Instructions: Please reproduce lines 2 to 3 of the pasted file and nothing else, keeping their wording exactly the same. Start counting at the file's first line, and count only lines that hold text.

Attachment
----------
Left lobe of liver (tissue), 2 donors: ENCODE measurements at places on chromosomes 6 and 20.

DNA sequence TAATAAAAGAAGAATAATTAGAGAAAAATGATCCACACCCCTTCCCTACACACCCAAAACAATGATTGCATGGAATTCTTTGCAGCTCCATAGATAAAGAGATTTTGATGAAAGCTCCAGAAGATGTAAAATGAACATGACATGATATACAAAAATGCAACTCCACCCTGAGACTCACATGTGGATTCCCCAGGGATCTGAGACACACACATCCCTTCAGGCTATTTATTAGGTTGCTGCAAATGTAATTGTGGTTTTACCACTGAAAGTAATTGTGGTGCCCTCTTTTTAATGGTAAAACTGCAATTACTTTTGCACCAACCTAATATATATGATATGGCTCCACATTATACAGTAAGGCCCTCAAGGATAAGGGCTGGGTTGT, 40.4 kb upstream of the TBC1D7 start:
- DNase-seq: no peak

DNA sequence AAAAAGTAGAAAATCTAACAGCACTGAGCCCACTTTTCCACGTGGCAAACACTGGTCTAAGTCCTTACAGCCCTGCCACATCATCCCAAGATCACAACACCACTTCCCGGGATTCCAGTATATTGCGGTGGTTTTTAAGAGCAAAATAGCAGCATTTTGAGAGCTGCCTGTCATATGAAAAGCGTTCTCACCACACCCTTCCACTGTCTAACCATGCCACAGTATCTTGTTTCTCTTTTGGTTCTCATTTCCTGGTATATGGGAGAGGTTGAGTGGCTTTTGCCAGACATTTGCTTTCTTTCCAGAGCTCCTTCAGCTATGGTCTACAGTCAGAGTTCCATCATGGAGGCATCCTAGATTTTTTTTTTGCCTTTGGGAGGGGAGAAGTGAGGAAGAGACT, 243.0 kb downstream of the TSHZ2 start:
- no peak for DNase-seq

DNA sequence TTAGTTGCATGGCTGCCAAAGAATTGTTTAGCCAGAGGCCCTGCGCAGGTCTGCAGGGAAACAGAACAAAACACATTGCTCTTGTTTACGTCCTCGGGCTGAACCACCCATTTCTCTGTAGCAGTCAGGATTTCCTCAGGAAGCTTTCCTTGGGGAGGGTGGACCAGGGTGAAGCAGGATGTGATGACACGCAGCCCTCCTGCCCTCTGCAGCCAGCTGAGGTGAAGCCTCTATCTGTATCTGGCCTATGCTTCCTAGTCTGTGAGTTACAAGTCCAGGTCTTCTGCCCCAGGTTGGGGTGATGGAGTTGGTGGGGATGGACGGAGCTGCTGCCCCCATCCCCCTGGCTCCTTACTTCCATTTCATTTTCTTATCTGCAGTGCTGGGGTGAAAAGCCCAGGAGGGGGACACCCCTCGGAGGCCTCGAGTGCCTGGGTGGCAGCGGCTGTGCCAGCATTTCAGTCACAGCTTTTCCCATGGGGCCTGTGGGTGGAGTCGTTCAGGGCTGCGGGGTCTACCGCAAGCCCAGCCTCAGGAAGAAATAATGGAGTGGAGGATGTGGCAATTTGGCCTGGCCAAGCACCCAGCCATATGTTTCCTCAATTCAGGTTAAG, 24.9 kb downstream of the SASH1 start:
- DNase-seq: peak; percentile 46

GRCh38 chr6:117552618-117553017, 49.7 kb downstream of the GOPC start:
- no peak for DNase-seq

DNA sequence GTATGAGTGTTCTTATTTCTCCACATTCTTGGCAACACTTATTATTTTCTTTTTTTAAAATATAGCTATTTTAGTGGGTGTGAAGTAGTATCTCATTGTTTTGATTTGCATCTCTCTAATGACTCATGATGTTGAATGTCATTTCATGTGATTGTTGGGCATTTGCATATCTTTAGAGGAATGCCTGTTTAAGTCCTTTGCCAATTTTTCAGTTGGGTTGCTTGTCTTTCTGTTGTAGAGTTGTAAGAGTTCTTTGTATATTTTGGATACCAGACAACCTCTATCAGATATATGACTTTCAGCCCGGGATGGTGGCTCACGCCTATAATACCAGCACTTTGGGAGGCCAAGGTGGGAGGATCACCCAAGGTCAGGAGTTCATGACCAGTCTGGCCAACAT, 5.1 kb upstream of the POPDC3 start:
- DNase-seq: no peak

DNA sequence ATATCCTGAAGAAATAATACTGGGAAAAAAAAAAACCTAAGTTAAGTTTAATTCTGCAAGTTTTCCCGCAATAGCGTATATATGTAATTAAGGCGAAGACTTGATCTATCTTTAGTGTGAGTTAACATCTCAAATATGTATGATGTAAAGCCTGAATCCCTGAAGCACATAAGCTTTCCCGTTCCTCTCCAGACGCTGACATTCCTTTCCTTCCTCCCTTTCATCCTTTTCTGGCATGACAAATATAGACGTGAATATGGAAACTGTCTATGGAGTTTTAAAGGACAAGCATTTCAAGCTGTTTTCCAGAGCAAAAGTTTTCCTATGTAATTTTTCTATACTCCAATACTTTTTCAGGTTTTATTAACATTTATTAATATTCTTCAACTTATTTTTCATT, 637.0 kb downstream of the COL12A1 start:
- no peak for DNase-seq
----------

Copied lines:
DNA sequence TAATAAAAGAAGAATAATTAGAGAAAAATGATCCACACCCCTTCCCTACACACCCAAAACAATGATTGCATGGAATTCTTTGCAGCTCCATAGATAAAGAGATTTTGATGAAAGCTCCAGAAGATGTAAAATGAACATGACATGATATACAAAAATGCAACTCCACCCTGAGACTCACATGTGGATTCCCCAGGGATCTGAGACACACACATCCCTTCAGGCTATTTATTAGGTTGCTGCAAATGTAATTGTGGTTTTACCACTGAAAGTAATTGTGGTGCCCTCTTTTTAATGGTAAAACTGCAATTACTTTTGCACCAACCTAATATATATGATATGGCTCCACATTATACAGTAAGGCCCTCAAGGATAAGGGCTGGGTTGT, 40.4 kb upstream of the TBC1D7 start:
- DNase-seq: no peak